“I would express some disappointment that, from a state of reasonable and fairly commonplace ignorance about the very technical matter of police-recorded crime statistics, we have stumbled into what appears to be a very well-kept and widely-shared secret: that these figures were never very reliable”

The Home Affairs Select Committee also took up the issue and on 7th January 2014 and interviewed Lord Stevens the ex Commissioner of the Metropolitan Police Service who admitted crime figures were being manipulated:

“I was in a session with police sergeants nine months to a year ago in Cheshire talking about what their feelings were about the police service. All of them said the biggest scandal that is coming our way is recording of crime.”

He then went on to call for further action:

“I think every single force should be subject to an independent investigation – a focused, lasered investigation into crime figures – both detections and recording of crime. This should happen as a matter of urgency”

Taking up the baton again, the Public Administration Committee interviewed Tom Winsor, Her Majesty’s Inspector of Constabulary and he informed them of the national audit of crime recording planned by the inspectorate. However Mr Winsor appeared reluctant to admit ‘gaming’ behaviour was widespread, deliberate and managerially driven:

“I do not anticipate that we are going to find, as I said, institutional corruption. I would be extraordinarily surprised if we do.”

This is not the conclusion of the research (Patrick 2009; 2011a,b & c) and is not the best starting point for an investigation. However such a predisposition supports the findings of Bevan and Hood (2006) who suggested a ‘Nelson Eye’, i.e. blind eye approach to regulation prevailed. Certainly the response from front line officer contradicted the view of Mr Winsor as the following comment affirms:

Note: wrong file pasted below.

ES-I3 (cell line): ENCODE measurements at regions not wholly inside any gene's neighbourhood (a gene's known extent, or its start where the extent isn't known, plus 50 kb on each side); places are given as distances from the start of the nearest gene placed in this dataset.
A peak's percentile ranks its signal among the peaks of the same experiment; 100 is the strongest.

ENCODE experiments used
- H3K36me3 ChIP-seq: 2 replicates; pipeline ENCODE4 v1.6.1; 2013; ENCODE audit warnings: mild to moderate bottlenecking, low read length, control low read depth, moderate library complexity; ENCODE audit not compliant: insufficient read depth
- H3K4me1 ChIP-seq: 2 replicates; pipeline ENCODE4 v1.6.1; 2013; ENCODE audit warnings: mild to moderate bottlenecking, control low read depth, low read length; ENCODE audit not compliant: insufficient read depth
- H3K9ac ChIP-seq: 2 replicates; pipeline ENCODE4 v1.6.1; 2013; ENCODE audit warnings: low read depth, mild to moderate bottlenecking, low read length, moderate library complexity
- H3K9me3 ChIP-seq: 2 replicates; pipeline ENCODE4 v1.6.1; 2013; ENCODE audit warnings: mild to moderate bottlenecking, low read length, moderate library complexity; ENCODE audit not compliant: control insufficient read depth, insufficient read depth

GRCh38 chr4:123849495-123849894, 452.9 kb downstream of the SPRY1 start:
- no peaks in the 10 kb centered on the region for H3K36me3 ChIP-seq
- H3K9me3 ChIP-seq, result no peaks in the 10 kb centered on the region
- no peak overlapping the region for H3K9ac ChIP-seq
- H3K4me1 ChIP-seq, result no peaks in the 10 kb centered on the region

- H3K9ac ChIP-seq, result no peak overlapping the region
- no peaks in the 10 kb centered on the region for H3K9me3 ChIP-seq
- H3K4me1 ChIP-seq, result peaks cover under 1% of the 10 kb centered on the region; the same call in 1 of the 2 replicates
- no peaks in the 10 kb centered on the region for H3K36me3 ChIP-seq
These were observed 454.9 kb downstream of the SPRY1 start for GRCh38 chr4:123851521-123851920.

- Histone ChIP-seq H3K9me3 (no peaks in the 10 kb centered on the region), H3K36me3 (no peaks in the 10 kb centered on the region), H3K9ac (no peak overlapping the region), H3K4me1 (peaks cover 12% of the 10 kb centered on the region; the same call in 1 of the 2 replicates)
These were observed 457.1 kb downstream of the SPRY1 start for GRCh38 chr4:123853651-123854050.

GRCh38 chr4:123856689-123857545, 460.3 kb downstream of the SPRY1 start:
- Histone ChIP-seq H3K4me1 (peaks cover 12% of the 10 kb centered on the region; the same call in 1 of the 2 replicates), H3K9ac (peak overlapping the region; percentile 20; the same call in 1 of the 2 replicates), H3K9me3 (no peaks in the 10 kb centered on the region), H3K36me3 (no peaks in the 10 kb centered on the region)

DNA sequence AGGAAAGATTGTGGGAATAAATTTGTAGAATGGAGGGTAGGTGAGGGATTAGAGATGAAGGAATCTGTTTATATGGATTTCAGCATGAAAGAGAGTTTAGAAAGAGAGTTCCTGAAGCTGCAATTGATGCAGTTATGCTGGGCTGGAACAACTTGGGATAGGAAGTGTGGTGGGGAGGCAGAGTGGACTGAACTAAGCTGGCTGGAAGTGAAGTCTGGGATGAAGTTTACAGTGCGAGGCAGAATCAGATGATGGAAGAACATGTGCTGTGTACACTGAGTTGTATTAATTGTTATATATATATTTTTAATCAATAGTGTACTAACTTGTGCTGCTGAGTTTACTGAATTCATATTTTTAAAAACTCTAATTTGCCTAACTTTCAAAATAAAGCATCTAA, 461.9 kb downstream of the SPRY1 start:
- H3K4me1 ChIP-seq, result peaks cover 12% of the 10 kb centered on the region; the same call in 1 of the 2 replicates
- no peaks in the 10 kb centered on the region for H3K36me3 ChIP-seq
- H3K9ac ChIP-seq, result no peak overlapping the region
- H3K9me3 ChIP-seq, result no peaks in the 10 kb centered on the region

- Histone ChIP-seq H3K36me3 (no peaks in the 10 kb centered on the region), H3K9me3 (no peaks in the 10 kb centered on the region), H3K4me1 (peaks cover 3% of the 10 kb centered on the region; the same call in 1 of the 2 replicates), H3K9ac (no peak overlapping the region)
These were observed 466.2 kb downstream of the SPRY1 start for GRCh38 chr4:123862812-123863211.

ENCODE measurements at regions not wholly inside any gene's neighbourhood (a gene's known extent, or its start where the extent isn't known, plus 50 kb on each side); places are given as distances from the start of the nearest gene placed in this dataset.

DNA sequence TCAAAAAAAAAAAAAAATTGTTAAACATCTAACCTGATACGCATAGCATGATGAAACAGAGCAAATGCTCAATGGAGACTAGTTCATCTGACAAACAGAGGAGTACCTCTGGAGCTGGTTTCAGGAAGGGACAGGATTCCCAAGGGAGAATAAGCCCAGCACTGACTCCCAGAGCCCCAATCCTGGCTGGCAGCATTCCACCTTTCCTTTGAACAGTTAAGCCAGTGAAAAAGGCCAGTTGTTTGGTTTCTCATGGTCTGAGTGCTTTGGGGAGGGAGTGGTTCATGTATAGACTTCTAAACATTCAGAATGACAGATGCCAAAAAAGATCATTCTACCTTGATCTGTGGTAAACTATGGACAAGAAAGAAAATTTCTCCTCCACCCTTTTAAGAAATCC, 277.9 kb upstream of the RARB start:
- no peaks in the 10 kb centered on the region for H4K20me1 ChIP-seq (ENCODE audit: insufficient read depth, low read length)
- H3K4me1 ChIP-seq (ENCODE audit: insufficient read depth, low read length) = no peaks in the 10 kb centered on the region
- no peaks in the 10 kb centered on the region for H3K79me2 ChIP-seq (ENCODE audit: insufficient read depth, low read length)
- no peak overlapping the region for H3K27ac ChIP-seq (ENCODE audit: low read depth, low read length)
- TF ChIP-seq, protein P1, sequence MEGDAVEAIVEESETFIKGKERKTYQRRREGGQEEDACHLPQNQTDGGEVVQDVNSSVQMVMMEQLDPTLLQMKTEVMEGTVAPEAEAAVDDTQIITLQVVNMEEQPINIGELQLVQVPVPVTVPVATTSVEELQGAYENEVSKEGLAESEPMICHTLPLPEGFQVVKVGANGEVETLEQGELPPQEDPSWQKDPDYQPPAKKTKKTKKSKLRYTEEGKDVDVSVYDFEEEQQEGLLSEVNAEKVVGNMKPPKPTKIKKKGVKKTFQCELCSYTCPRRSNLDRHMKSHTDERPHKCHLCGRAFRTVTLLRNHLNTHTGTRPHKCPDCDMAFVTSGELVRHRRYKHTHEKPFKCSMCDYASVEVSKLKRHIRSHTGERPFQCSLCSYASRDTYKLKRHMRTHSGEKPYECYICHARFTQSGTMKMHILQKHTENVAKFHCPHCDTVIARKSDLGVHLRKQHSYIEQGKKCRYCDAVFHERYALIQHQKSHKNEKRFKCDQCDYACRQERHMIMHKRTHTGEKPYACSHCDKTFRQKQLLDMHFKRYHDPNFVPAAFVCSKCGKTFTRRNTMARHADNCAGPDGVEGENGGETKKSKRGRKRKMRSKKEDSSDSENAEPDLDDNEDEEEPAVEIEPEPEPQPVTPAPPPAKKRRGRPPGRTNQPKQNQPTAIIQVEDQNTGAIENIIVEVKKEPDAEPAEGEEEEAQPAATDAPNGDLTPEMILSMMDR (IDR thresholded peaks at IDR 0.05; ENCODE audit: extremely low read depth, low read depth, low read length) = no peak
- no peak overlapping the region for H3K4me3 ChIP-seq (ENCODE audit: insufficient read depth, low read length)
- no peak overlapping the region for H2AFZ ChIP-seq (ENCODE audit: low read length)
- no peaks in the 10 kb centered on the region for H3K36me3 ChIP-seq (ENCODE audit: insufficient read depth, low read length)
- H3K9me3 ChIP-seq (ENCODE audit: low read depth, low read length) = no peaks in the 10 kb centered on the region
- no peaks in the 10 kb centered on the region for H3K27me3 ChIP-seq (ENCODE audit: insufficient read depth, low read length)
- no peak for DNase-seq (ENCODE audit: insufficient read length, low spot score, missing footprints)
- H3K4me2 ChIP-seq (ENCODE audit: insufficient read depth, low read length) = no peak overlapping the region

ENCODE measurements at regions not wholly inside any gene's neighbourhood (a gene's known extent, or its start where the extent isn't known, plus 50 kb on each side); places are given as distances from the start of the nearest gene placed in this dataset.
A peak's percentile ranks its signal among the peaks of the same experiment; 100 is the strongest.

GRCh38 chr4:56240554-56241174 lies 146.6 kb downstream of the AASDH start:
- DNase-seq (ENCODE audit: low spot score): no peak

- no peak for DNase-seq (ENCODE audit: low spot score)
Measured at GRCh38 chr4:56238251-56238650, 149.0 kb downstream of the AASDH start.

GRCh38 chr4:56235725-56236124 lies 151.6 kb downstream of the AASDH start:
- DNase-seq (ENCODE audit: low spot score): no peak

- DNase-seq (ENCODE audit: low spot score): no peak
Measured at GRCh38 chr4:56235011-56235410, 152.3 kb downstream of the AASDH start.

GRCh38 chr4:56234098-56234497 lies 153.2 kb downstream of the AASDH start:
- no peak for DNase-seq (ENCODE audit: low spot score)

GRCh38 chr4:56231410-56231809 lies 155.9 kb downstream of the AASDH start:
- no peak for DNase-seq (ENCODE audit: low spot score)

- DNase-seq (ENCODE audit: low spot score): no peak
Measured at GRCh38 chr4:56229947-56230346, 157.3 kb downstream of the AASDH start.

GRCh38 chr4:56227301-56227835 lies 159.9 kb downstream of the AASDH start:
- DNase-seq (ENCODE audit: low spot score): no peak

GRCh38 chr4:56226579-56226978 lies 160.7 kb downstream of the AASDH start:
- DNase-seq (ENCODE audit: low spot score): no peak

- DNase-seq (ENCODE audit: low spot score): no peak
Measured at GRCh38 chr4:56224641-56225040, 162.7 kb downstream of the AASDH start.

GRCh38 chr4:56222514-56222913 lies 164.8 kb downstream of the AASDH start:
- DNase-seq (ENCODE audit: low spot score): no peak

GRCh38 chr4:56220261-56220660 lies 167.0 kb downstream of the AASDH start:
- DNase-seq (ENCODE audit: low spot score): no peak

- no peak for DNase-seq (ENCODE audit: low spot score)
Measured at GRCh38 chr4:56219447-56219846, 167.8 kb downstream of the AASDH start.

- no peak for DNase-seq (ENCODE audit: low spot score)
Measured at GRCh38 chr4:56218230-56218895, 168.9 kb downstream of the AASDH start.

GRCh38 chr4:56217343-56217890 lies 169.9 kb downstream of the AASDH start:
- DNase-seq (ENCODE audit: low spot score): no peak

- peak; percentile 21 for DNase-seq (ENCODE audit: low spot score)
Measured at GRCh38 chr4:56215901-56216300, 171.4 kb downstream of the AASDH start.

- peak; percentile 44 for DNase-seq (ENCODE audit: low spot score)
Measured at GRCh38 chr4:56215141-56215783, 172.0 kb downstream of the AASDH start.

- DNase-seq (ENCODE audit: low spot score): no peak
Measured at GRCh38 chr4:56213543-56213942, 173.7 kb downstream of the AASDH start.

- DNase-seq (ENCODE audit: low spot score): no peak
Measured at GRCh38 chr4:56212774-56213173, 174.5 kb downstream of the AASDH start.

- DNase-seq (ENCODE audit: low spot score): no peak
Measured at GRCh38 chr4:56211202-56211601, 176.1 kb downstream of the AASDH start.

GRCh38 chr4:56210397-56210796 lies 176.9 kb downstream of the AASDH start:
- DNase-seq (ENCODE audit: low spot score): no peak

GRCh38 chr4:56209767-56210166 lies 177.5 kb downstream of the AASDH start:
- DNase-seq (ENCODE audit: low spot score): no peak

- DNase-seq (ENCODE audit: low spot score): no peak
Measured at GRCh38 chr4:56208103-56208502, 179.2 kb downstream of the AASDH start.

“My constable colleagues and I feel nothing but disgust for these practices. Many of us have been telling everyone who will listen about this for decades – I’m fed up of banging my drum about it. So why has this only just come to light? Tom Winsor and others are subtly hinting that the constables are responsible. Mr Winsor, please try to understand that police senior managers rule with iron fists and in the Met at least, they have it all sewn up. They cannot bear dissent, and absolutely cannot bear light being shone upon their venality and incompetence.” (http://justiceandchaos.blogspot.co.uk 23.1.14)

In a short book published by Civitas (A Tangled Web: Why you can’t trust crime statistics Download ebook or buy the paperback here) the author exposes the methodological flaws in the HMIC review of crime recording (http://www.justiceinspectorates.gov.uk/hmic/publication/crime-recording-making-the-victim-count/).

Whilst the rhetoric in the latest HMIC report is strong, the failure to hold Chief Officers to account will do nothing to restore public trust and dispel the impression that police regulation is little more than symbolic.

Whilst the evidence presented in this short piece would support the call for an independent, judge-led inquiry to establish why the perverse behaviour underpinning un-reliable crime statistics was not challenged earlier, it is unlikely the academic contribution will add to the wisdom of the ancient Greeks whose philosophers would no doubt look down with disdain on the failure to talk knowledge to power.

Dr Rodger Patrick is an independent consultant who researches issues related to police performance, governance and regulation. Email rodger.patrick@blueyonder.co.uk